Fifty years ago, to the day, Wednesday, Oct 5, 1955 after failing to reach an agreement on a new contract between the Perfect Circle and the United Auto workers Union Local #370 the union employees went on strike July 25 and things were fairly calm at the picket line until the evening of Wednesday, October 5th when the plant personnel and non-union employees inside the plant, thinking they were about to be overrun by the strikers, opened fire on the picket line, wounding nine people. Thankfully no one was killed. The Mayor contacted the governor's office and the Governor of the State placed the city of New Castle under martial law. All roads leading into the city were blockaded by National Guard troops with tanks, weapons bearing half-tracks and fixed bayonets. After setting up checkpoints, began checking all vehicles coming into the city for weapons. Curfews were set. No one was permitted on the streets of New Castle unless on official business and/or possessing a pass that was issued by the National Guard. The city was declared a "dry" city, meaning no alcohol was to be sold or offered for sale either by the drink or bottle. All social events were cancelled for the duration.
The Perfect Circle strike began July 25, 1955. There had been some very minor violence. That is until the first week in October. The company had fired thirty-five strikers earlier in the week for picket line violations. The firings apparently sent a spark throughout the UAW-CIO ranks in the entire state of Indiana. An estimated 3,000 demonstrators massed before the foundry Wednesday and marched on some 100 non-strikers inside the plant.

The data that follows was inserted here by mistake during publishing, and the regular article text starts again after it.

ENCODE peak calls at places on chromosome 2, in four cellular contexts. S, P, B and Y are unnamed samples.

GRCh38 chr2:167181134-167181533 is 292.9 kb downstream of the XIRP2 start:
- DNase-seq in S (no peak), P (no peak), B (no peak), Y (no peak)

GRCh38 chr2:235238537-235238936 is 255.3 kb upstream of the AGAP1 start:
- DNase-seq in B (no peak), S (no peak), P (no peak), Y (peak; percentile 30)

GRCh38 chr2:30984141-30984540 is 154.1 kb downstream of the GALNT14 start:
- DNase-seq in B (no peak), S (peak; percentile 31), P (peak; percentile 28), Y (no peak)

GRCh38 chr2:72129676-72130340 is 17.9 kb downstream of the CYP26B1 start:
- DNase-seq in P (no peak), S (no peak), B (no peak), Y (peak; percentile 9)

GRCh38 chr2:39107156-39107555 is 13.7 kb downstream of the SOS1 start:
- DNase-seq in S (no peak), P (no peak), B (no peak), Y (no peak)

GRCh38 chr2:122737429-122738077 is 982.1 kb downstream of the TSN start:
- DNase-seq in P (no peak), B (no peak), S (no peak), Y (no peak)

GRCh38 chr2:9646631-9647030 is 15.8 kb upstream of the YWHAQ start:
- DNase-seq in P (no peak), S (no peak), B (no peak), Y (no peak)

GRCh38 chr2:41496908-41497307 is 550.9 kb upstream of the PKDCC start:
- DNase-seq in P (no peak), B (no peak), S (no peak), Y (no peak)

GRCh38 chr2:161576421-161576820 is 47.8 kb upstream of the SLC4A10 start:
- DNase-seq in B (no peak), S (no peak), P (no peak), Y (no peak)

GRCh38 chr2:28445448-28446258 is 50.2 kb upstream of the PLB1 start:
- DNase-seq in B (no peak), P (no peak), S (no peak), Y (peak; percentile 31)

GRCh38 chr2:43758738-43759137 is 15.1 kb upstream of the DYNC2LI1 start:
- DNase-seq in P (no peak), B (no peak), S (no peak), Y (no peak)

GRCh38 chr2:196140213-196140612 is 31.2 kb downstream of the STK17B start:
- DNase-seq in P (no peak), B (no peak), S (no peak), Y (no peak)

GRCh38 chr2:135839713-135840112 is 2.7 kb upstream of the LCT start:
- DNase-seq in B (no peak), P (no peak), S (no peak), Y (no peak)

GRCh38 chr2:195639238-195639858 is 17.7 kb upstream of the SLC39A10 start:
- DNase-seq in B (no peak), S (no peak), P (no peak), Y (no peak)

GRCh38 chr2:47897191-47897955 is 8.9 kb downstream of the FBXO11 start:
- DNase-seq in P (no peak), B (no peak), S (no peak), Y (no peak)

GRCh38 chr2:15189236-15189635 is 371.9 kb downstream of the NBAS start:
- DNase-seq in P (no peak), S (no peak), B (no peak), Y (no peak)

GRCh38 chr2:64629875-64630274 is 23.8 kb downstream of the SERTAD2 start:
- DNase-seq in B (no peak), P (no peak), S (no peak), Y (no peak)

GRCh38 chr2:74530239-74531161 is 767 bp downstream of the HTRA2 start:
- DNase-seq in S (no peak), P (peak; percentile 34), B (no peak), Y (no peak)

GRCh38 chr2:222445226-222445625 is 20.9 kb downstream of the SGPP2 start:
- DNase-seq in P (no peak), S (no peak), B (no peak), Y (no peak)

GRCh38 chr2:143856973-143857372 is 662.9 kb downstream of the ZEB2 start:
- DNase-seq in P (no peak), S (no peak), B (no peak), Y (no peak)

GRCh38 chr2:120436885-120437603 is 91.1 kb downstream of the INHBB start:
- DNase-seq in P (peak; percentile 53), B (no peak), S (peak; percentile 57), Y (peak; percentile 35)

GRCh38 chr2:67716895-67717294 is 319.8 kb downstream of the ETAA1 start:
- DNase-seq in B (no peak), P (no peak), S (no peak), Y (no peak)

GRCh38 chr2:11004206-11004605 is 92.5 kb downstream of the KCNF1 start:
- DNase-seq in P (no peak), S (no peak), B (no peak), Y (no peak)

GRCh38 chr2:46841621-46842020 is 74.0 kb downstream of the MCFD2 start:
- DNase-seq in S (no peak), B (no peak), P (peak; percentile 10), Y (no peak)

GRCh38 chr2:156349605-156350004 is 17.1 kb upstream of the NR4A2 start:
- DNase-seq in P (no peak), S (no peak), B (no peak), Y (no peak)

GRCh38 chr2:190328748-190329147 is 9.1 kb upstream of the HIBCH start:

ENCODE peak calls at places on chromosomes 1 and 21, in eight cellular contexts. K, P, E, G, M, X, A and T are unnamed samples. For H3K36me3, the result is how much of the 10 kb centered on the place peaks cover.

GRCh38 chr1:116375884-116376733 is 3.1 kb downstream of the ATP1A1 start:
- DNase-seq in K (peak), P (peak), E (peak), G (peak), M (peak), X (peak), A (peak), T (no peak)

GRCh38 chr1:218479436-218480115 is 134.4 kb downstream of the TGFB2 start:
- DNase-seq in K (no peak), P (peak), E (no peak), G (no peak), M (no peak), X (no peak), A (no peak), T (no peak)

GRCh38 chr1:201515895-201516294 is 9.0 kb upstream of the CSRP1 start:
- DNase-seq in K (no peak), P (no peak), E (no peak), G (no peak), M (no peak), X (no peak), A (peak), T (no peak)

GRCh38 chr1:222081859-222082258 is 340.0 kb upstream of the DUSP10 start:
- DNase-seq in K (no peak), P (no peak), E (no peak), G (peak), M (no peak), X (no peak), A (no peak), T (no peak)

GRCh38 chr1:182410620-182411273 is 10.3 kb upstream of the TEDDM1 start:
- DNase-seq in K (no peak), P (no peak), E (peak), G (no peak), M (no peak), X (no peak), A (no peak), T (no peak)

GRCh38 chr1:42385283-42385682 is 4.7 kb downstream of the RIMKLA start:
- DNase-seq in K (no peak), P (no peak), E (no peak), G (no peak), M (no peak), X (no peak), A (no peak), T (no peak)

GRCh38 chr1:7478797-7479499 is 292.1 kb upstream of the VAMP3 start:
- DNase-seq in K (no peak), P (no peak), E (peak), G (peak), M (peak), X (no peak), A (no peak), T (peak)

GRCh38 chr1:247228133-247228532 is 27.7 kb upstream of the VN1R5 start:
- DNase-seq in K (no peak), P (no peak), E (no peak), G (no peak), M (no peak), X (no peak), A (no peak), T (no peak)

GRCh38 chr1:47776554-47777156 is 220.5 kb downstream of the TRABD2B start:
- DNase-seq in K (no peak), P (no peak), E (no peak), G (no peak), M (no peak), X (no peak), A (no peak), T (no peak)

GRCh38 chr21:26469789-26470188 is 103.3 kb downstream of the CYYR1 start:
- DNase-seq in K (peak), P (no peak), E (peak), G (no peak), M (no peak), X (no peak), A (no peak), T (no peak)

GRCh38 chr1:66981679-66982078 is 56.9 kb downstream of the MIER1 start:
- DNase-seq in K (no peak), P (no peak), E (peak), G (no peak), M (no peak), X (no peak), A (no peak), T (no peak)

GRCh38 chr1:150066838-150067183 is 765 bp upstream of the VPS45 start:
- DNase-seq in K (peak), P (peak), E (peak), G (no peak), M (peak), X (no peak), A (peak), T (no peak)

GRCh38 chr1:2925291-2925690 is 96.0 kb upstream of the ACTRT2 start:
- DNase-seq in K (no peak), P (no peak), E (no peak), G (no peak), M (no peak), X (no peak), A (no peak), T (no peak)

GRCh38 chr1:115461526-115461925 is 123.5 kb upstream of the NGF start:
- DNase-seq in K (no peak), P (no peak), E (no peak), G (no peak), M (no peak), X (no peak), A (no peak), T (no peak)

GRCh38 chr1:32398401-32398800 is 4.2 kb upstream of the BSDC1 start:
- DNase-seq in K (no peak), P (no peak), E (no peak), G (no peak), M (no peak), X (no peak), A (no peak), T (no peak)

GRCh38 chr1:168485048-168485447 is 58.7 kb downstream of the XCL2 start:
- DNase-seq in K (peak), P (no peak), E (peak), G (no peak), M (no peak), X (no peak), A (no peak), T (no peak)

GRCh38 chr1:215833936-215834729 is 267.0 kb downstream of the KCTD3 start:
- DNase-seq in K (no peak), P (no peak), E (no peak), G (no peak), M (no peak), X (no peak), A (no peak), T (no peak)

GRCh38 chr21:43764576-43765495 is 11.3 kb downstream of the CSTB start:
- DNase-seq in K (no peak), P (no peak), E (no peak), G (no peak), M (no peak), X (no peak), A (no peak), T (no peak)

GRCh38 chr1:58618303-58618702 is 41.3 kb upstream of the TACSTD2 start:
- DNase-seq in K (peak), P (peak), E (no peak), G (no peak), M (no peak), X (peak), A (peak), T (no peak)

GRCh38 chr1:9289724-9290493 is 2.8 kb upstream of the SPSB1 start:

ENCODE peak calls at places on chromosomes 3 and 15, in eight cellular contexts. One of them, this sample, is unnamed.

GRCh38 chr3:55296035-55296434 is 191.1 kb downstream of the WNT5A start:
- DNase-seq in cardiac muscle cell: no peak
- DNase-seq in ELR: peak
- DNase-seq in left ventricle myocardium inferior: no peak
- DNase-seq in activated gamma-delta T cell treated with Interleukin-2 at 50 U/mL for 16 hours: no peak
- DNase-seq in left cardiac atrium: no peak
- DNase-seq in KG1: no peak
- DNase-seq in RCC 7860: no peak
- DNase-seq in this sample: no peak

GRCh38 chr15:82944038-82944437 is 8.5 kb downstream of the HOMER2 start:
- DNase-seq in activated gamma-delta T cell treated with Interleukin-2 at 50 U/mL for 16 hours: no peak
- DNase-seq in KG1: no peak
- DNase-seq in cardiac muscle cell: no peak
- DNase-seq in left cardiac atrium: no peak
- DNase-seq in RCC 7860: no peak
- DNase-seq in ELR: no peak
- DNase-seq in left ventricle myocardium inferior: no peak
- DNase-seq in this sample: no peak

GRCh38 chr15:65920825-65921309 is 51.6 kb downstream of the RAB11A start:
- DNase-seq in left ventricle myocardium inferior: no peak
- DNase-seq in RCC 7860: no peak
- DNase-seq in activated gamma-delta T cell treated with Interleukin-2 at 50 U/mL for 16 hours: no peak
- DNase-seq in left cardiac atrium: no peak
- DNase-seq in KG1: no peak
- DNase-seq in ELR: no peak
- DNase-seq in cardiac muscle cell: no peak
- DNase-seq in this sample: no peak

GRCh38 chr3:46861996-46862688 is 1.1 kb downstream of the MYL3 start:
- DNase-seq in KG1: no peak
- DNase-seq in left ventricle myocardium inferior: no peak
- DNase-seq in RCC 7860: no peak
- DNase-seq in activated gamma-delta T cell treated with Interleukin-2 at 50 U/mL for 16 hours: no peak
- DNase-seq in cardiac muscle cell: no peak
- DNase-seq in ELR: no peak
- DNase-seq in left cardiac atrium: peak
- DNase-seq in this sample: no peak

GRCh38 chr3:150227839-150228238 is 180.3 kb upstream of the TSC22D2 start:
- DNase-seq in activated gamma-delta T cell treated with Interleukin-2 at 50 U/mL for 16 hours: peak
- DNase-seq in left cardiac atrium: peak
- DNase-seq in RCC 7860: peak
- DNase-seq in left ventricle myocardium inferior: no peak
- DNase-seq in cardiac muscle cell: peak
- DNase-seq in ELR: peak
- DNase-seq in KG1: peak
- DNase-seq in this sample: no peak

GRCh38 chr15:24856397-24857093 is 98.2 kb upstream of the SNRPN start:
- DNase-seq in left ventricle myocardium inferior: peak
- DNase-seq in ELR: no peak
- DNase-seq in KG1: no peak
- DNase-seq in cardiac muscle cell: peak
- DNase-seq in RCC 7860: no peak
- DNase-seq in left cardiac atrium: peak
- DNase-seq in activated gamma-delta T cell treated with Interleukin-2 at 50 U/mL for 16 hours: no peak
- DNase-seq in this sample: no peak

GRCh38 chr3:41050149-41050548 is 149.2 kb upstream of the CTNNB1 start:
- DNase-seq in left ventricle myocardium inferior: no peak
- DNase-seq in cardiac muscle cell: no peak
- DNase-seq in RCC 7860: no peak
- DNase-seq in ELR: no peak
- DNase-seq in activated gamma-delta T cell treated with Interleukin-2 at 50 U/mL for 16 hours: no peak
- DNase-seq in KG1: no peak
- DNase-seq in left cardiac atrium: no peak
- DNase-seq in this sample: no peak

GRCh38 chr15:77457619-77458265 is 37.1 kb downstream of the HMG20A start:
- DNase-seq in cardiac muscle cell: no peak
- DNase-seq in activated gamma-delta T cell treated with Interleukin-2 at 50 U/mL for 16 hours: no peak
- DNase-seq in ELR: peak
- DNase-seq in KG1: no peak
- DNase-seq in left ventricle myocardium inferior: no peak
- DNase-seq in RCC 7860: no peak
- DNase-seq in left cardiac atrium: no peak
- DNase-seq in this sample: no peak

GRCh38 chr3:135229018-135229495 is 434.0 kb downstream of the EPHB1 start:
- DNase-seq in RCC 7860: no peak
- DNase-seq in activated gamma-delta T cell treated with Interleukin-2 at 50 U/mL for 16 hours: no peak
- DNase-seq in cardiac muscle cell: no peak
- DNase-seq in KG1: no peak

The company had stocked the plant with firearms in what it called a perfectly legal defensive measure taken with full knowledge of law enforcement authorities.
Perfect Circle officials did not deny that the first shots came from within the plant. Nor did the UAW here deny that the demonstrators answered the gunfire with weapons of their own.
Mayor McCormack brought both sides to the conference table that Thursday for the first time in more than a month. He opened the daylong session in a outwardly confident mood, but by late afternoon he looked haggard and despondent as he watched the union delegation march out of the conference room.
In a final bitter declaration to the company the union official said; "We are of the belief that you are putting production ahead of the human element and human lives.
However, the company replied its non-strikers had not callously fired upon the massed demonstrators that Wednesday.
"What did you expect those people to do," demanded the company attorney, "Lie down and be slaughtered? They thought they were protecting their own lives. We were attacked, we were besieged and don't think that mob out there wasn't angry and eager to get in and pull or people out and damage the plant."
The company conceded it had stocked the plant with arms. But it said it had placed them with responsible supervisory employees as a purely defensive measure and that they had no inkling that the non-striking employees would be bringing their own weapons to work with them. Privately a company official said a similar stock of arms was inside the Hagerstown plant. But there had been no disorder there and that plant had continued to operate despite a token picket line.